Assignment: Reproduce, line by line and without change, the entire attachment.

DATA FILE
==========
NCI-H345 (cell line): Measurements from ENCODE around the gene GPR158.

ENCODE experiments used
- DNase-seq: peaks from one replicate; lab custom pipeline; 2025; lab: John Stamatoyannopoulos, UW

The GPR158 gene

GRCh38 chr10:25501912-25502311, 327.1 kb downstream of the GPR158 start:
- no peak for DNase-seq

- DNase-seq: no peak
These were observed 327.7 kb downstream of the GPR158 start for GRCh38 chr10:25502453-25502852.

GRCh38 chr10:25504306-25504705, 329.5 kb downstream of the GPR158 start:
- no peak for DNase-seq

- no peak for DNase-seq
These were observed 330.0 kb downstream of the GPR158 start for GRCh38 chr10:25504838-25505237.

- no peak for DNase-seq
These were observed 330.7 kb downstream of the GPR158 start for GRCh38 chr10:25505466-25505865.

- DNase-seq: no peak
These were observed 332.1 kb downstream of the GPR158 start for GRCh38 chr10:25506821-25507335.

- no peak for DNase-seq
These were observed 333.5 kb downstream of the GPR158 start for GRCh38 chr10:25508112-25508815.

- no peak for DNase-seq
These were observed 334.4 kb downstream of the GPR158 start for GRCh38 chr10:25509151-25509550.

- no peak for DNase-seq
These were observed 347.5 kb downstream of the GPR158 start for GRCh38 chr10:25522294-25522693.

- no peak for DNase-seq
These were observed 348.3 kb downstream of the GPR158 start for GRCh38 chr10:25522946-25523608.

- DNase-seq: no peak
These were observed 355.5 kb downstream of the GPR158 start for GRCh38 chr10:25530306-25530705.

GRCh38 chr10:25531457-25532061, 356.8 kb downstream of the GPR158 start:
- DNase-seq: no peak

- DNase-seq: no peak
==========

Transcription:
NCI-H345 (cell line): Measurements from ENCODE around the gene GPR158.

ENCODE experiments used
- DNase-seq: peaks from one replicate; lab custom pipeline; 2025; lab: John Stamatoyannopoulos, UW

The GPR158 gene

GRCh38 chr10:25501912-25502311, 327.1 kb downstream of the GPR158 start:
- no peak for DNase-seq

- DNase-seq: no peak
These were observed 327.7 kb downstream of the GPR158 start for GRCh38 chr10:25502453-25502852.

GRCh38 chr10:25504306-25504705, 329.5 kb downstream of the GPR158 start:
- no peak for DNase-seq

- no peak for DNase-seq
These were observed 330.0 kb downstream of the GPR158 start for GRCh38 chr10:25504838-25505237.

- no peak for DNase-seq
These were observed 330.7 kb downstream of the GPR158 start for GRCh38 chr10:25505466-25505865.

- DNase-seq: no peak
These were observed 332.1 kb downstream of the GPR158 start for GRCh38 chr10:25506821-25507335.

- no peak for DNase-seq
These were observed 333.5 kb downstream of the GPR158 start for GRCh38 chr10:25508112-25508815.

- no peak for DNase-seq
These were observed 334.4 kb downstream of the GPR158 start for GRCh38 chr10:25509151-25509550.

- no peak for DNase-seq
These were observed 347.5 kb downstream of the GPR158 start for GRCh38 chr10:25522294-25522693.

- no peak for DNase-seq
These were observed 348.3 kb downstream of the GPR158 start for GRCh38 chr10:25522946-25523608.

- DNase-seq: no peak
These were observed 355.5 kb downstream of the GPR158 start for GRCh38 chr10:25530306-25530705.

GRCh38 chr10:25531457-25532061, 356.8 kb downstream of the GPR158 start:
- DNase-seq: no peak

- DNase-seq: no peak